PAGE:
The other criticisms are just silly. No need to mention them.

    Paleo 2.0 indeed. I just wish Dr. Harris had emphasized micro-nutrition a little better. It is surprisingly easy for someone eating a modern version of the standard paleo diet (SPD?) to become deficient in stuff like magnesium and copper. Few people want to eat animal insidey parts but that is exactly what our ancestors did, so we need alternatives if we don't love liver, brains and whatnot. But definitely grains, sugar and linoleic acid are disease-causing.

    This blog is swell. I am so glad that the mainstream is receptive to the implication of cherished foods like wheat and vegetable oil. Psychologists tend to take this stuff better than your average person and throw the word evolution in there and our tails (or coccyx as it were) start wagging.

    ReplyDelete
  3. @Stabby

    Get plenty of sleep, and eat some liver, and call your sister on her birthday, and be kind to domestic animals, and don't forget to brush your teeth and take magnesium.

    Is there anything else I left out? I do push "animal products" constantly - must I specify liver and brains parenthetically every time I do?

    Sheesh...

    @Emily

    The paleo version of "the aquatic ape" will be dealt with in the future. I will try to be kind, but can't be too much kinder than anthropologists like Hawks.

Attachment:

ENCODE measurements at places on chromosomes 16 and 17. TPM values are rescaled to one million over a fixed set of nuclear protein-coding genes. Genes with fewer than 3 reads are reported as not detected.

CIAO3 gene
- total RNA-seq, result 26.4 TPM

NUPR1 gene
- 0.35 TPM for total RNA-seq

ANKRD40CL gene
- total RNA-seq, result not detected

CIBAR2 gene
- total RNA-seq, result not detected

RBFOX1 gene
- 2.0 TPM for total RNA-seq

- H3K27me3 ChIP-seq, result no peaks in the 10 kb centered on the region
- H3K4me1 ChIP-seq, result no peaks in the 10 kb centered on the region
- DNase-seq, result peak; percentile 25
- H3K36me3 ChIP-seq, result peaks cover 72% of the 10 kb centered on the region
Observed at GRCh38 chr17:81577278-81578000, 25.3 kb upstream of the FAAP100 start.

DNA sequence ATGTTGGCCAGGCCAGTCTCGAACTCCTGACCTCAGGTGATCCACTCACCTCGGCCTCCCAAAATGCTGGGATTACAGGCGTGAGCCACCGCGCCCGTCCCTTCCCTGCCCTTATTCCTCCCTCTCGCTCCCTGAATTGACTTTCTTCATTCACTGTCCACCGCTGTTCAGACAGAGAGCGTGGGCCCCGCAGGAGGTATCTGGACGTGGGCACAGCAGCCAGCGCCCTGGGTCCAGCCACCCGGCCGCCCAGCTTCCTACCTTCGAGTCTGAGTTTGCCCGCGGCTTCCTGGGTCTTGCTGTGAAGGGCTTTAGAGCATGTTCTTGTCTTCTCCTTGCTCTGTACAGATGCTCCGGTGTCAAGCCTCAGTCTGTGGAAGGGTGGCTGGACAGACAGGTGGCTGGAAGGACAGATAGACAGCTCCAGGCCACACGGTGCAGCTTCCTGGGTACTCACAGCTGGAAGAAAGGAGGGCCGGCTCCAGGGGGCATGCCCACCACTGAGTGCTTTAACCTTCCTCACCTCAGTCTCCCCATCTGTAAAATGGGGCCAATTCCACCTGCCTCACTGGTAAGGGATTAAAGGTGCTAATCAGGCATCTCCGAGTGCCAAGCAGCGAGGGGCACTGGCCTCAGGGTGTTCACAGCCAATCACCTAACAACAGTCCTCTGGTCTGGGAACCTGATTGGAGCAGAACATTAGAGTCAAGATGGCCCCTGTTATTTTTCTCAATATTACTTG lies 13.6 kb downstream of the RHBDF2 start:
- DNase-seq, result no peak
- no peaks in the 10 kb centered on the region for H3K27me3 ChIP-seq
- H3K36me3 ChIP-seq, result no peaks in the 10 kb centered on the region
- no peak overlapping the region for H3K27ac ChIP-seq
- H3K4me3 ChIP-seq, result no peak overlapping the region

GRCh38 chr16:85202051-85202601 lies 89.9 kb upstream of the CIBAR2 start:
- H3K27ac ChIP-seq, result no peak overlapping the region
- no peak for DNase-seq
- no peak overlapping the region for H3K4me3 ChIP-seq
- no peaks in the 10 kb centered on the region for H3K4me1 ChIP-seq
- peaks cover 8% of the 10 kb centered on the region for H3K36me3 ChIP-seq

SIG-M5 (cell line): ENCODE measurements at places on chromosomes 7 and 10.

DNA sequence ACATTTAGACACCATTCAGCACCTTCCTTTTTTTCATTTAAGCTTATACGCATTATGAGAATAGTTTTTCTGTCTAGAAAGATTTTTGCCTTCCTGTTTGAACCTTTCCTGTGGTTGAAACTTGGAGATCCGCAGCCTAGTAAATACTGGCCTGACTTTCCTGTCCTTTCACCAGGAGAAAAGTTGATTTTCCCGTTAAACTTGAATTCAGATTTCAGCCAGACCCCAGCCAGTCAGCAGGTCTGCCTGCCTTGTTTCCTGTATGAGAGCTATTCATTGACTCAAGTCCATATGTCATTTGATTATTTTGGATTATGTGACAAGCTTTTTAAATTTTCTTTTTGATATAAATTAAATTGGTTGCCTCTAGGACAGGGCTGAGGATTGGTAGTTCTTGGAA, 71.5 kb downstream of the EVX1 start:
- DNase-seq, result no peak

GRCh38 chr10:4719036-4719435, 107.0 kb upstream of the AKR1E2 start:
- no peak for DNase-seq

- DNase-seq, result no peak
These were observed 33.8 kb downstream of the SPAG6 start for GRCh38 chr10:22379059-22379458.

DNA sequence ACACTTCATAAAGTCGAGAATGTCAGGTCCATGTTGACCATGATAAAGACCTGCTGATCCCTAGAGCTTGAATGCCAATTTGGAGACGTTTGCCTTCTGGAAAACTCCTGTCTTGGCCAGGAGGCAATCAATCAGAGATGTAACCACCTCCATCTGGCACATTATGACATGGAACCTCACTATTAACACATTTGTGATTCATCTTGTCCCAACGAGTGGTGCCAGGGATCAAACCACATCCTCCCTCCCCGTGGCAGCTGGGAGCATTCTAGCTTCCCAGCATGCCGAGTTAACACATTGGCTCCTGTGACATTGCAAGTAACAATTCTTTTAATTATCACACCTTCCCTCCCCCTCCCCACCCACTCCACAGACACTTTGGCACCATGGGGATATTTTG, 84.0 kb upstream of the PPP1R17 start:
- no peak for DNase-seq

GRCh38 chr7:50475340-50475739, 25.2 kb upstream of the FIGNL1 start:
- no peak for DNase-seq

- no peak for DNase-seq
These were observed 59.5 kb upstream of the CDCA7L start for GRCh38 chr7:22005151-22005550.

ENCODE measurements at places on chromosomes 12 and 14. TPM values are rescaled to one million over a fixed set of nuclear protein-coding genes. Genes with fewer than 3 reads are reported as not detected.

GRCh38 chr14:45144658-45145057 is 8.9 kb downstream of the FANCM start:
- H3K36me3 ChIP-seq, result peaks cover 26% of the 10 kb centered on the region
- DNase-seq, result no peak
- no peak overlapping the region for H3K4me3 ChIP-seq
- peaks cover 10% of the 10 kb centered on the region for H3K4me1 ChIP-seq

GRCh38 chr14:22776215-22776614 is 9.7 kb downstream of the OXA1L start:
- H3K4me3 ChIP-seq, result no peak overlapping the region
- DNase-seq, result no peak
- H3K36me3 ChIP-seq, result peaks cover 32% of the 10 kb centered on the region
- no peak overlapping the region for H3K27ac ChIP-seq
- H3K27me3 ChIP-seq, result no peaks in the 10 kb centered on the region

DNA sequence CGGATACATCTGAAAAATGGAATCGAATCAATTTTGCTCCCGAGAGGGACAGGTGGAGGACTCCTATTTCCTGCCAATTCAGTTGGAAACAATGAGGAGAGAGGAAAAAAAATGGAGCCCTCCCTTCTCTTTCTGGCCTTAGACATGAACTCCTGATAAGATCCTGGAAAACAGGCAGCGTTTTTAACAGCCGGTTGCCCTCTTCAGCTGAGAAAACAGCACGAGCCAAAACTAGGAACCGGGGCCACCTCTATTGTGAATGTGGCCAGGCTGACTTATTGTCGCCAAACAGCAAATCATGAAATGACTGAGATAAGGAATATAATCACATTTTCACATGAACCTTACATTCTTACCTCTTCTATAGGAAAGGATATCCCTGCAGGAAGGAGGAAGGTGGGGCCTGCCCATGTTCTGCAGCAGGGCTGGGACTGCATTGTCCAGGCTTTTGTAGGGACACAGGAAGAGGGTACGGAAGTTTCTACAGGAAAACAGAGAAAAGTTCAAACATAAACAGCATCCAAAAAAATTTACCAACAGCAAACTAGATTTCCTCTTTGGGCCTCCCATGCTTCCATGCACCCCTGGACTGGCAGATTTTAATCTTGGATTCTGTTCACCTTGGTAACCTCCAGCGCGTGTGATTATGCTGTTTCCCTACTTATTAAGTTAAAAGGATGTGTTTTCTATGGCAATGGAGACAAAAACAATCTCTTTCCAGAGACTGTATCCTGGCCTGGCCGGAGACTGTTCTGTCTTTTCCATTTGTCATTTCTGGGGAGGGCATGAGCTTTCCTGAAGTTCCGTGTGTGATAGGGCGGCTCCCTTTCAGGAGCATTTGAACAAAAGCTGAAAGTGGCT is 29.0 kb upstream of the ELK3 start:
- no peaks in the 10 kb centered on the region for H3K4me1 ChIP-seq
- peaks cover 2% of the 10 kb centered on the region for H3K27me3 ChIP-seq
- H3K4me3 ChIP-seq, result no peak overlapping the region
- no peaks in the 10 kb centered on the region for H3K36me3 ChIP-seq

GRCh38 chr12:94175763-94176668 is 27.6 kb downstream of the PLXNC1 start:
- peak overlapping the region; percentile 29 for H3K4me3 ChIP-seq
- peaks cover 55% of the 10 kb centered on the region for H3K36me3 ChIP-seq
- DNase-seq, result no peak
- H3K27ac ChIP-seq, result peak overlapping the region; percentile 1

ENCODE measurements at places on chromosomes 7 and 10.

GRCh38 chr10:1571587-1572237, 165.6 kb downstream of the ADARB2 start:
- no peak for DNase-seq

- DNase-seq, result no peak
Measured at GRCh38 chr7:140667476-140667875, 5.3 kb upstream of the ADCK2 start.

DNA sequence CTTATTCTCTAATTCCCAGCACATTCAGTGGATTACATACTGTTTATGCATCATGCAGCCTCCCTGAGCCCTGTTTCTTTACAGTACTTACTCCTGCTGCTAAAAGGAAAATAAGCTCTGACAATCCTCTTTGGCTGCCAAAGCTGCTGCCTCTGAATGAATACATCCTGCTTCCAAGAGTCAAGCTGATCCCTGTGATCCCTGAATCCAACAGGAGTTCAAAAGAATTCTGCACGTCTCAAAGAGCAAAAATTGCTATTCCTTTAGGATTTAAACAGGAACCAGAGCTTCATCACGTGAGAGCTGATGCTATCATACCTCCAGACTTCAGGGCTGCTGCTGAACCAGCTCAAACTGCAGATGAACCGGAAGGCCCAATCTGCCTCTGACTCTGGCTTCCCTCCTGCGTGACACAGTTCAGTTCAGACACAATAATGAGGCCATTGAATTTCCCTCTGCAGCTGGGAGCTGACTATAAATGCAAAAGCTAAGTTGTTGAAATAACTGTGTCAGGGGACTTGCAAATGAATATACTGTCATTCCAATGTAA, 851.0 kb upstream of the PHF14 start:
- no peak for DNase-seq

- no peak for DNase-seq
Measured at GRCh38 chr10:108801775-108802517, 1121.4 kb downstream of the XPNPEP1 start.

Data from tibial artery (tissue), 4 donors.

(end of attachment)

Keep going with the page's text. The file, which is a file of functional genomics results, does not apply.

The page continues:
Not saying there is anything wrong with fish, I'm just a denier when it comes to the "couldn't have evolved without it" meme.

    Thanks very much for your support. Your needn't be anyone's acolyte. Friend is good enough for me.

    "science, and surety, and slaughter. Blood and celebration. Roman orgies. Sacrifice, and spring, and life. Fires at sunset, and a smoky hung-over dawn."

    Now you've gone all poetic - I am going to have to raise the poetry level, too, just to keep up.

    ReplyDelete
  4. @Kurt - My father is a fisherman, so other arguments face a steep uphill climb.

    ReplyDelete
  5. You could start by a wearing a shirt that says "Brains: they're what's for dinner". Eh? Eh? Just consider it. Bumper sticker?

    Come to think of it you do mention nutrition all the time, and if people are dumb enough to run into nutrient-deficiencies because they're too busy making sure they're low carb it isn't the fault of Paleo 2.0 manifesto, I just find that a lot of people aren't paying attention.. Again, not the fault of the manifesto, it's implied. We need the stuff that our body needs to not die, or we die. I suppose I'm just frustrated. Maybe I need a brains nutrition facts shirt.

    ReplyDelete
  6. Just for you, Stabby, my next post on Psychology Today will be Zombieland.

    ReplyDelete
  7. Wahoooo! It was plainly obvious that it was one of my favorites.

    ReplyDelete
  8. Taught my first seminar on ancestral health today to 18 bright eyed undergrads. They're very excited about what's to come. And I anyck in a scathing assessment of modern health and disease due to modern nutrition and lifestyle in my comparative psychology class filled with 125 pre-med students. Many if them came up to me afterwards surprised that they had never heard this before and were eager to learn more. One even asked me about research oportuniries in this area! Hook 'em while they're young!

    Btw, it wasn't until grad school that I learned that irregardless is not a correct word. Sorry, the pedantic in me can't help editing. :)

    ReplyDelete
  9. #*^}%#^}!!!!!

    I clepped out of all my college English classes. Only y'all can tell me if my time was better spent at this point,

    Funny thing is I never use that word.